Chipping, particularly using chain flail chippers, results in a greater amount of debris or slash comprised of tree limbs, tops, and bark at the roadside. The slash can be raked into piles and burned or left to break down naturally. A more progressive approach that assists in regeneration is to return and spread the slash and mulch back over the cutblock area.[9] A partial solution is for grapple skidders to grab a pile of the slash on the return trip to the site.[10] This involves practically no cost and is better for establishing smaller, scattered piles of slash.

[edit] Pros and Cons of Full-tree Logging

Full-tree logging has operational advantages over other forms of logging. For example, most of the slash produced is at the roadside. This reduces site preparation costs and provides greater accessibility of the cutover for replanting. Another advantage is less slash onsite may actually lead to increased soil temperature and moisture availability.[11]

One of the biggest drawbacks of full-tree logging is that it leads to a greater loss of nutrients from the harvesting site since nutrient-rich branches and foliage are removed.[12] There are also certain operational disadvantages. Full-tree logging is multi-phased and involves the use of many pieces of equipment. A buffer of up to one week's worth of wood is necessary to avoid delays caused by equipment breakdowns or traffic congestion. The estimated cost of equipment to get a full-tree logging operation off the ground is also quite high, at about $2.15 million.[13]

[edit] Equipment Used

[edit] References

  1. Cut-to-length, Tree Length or Full Tree Harvesting? Dr. Reino Pulkki. Lakehead University, Faculty of Forestry. 2008-11-05.
  2. Cut-to-length, Tree Length or Full Tree Harvesting? Dr. Reino Pulkki. Lakehead University, Faculty of Forestry. 2008-11-05.
  3. Glossary of Forestry Term in British Columbia March 2008. Ministry of Forests and Range. 2008-11-05.
  4. Cup-to-length, Tree Length or Full Tree Harvesting? Dr. Reino Pulkki. Lakehead University, Faculty of Forestry. 2008-11-05.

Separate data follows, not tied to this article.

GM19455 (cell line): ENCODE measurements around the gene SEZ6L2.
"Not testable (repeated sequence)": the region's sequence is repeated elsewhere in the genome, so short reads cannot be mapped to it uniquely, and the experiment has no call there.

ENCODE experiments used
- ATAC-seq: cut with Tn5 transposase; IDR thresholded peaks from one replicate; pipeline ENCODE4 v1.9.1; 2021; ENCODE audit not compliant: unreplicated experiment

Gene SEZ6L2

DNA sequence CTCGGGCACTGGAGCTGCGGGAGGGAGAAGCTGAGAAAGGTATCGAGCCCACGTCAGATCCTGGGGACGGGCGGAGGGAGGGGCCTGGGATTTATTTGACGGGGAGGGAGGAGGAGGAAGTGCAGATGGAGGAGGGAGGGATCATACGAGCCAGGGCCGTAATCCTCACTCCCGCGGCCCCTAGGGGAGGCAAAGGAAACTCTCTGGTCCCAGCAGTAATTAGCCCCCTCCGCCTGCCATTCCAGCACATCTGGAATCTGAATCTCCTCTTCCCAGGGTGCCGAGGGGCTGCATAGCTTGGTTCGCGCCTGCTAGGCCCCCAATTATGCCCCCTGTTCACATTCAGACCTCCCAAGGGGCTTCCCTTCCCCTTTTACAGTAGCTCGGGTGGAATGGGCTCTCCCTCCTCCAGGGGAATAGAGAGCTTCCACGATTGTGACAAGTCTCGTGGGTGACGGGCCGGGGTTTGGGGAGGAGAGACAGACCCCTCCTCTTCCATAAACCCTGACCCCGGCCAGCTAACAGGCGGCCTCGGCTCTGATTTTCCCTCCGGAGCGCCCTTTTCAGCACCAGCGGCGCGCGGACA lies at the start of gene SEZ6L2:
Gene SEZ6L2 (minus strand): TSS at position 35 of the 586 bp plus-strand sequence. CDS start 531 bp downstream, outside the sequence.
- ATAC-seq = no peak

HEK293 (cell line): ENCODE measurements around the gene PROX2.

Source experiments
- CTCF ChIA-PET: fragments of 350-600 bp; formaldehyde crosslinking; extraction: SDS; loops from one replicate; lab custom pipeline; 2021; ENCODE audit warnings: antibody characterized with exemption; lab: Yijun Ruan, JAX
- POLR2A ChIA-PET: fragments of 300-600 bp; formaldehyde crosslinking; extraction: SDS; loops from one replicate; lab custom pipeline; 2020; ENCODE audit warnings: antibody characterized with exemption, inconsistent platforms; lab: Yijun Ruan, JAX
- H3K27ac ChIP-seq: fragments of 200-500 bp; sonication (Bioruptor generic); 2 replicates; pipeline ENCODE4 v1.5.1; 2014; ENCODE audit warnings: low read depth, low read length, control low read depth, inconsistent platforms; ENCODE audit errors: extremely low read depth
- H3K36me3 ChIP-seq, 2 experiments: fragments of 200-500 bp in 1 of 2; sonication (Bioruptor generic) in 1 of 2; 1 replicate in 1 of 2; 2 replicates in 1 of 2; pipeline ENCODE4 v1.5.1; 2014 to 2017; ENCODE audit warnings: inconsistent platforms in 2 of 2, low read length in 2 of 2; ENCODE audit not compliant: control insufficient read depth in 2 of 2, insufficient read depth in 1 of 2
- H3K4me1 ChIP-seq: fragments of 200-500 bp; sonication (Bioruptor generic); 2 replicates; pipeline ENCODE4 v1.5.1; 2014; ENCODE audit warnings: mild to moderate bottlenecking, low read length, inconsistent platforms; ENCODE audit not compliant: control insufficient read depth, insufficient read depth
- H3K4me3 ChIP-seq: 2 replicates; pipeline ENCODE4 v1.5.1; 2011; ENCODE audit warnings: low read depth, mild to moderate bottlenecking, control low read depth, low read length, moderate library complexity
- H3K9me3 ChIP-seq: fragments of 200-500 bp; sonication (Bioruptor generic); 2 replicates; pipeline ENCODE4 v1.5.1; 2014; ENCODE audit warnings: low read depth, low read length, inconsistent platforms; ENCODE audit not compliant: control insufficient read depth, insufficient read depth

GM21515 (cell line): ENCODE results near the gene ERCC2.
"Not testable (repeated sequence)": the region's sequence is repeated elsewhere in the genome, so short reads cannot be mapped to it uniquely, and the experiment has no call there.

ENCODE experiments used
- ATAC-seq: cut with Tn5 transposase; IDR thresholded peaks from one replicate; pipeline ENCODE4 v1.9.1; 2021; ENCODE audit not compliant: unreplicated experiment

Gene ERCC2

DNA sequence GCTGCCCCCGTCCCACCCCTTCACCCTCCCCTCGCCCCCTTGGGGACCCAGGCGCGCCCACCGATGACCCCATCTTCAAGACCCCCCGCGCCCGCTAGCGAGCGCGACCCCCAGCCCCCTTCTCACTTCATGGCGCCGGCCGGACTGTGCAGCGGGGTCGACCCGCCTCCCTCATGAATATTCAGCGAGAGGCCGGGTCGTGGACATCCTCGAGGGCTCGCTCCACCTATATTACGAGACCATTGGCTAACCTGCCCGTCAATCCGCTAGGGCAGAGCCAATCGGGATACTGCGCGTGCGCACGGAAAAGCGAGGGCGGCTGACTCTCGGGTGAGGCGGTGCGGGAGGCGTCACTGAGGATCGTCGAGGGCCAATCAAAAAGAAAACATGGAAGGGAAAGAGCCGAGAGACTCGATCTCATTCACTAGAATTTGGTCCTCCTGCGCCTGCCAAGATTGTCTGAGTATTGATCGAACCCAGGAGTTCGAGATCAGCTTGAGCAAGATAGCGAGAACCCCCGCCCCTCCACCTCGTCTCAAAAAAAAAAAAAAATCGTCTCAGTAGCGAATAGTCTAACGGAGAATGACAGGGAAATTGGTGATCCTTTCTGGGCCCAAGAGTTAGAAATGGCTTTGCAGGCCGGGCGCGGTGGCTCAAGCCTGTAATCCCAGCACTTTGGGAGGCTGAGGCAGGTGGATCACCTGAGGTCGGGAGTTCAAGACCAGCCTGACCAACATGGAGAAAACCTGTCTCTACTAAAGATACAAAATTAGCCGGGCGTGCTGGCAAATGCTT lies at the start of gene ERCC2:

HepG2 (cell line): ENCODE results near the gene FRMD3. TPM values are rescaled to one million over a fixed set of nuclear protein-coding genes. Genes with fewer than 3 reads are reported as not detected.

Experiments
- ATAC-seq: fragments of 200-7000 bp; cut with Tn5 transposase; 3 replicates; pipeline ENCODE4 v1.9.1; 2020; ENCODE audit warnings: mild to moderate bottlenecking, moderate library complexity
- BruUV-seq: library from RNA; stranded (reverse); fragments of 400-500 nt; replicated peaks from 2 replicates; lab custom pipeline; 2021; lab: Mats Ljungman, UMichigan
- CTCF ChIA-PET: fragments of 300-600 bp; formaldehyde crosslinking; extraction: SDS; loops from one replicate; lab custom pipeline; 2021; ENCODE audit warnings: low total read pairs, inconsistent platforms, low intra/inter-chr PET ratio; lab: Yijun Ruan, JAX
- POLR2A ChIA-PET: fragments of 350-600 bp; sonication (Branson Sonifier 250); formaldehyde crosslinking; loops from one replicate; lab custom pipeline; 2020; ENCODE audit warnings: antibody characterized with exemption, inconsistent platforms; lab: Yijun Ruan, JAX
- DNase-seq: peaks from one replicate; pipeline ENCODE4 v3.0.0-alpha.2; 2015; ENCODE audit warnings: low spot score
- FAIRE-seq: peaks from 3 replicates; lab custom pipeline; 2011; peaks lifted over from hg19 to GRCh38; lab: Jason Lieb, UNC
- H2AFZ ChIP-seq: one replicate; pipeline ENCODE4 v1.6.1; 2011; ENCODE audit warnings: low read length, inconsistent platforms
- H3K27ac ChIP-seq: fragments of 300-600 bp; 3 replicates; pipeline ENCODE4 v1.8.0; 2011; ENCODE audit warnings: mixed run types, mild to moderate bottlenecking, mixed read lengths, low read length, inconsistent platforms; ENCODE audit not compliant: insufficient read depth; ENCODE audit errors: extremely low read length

5. Logging for the 21st Century: Protecting the Forest Environment. Mathew Smidt and Charles R. Blinn. University of Minnesota. 2008-11-05.
  6. A Brief Review of the Issues Surrounding Full Tree Harvesting. Northwestern Ontario Boreal Forest Management. Ontario Ministry Natural Resources. 2008-11-05.
  7. Cut-to-length, Tree Length or Full Tree Harvesting? Dr. Reino Pulkki. Lakehead University, Faculty of Forestry. 2008-11-05.
  8. Logging for the 21st Century:Protecting the Forest Environment. Mathew Smidt and Charles R. Blinn. University of Minnesota. 2008-11-05.
  9. Cut-to-Length, Tree-Length or Full Tree Harvesting? Dr.Reino Pulkii. Lakehead University, Faculty of Forestry. 2008-11-05.
  10. Logging for the 21st Century:Protecting the Forest Environment. Mathew Smidt and Charles R. Blinn. University of Minnesota. 2008-11-05.
  11. A Brief Review of the Issues Surrounding Full Tree Harvesting. Alan Wiensczyk. Ontario Ministry of Natural Resources. 2008-11-05.
  12. Cut-to-Length, Tree-Length or Full Tree Harvesting? Dr.Reino Pulkii. Lakehead University, Faculty of Forestry. 2008-11-05.
  13. Cut-to-length, Tree Length or Full Tree Harvesting? Dr. Reino Pulkki. Lakehead University, Faculty of Forestry. 2008-11-05.